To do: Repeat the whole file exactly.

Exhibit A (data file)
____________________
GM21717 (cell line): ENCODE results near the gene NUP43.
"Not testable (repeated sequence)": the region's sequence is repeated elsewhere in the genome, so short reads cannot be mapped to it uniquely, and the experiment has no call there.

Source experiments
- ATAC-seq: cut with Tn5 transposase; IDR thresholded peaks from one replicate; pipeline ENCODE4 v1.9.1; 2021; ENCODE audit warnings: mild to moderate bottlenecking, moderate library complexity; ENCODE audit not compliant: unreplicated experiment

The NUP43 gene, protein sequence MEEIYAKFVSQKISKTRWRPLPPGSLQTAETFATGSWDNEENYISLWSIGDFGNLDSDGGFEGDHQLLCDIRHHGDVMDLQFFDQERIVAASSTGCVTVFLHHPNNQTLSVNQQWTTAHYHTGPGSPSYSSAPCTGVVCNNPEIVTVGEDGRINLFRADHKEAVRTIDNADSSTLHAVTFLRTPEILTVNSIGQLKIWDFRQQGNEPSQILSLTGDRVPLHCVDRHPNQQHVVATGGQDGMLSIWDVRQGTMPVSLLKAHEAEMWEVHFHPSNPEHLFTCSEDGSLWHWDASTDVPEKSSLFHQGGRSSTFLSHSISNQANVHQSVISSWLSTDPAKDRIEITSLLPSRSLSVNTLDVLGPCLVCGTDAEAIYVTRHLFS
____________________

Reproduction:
GM21717 (cell line): ENCODE results near the gene NUP43.
"Not testable (repeated sequence)": the region's sequence is repeated elsewhere in the genome, so short reads cannot be mapped to it uniquely, and the experiment has no call there.

Source experiments
- ATAC-seq: cut with Tn5 transposase; IDR thresholded peaks from one replicate; pipeline ENCODE4 v1.9.1; 2021; ENCODE audit warnings: mild to moderate bottlenecking, moderate library complexity; ENCODE audit not compliant: unreplicated experiment

The NUP43 gene, protein sequence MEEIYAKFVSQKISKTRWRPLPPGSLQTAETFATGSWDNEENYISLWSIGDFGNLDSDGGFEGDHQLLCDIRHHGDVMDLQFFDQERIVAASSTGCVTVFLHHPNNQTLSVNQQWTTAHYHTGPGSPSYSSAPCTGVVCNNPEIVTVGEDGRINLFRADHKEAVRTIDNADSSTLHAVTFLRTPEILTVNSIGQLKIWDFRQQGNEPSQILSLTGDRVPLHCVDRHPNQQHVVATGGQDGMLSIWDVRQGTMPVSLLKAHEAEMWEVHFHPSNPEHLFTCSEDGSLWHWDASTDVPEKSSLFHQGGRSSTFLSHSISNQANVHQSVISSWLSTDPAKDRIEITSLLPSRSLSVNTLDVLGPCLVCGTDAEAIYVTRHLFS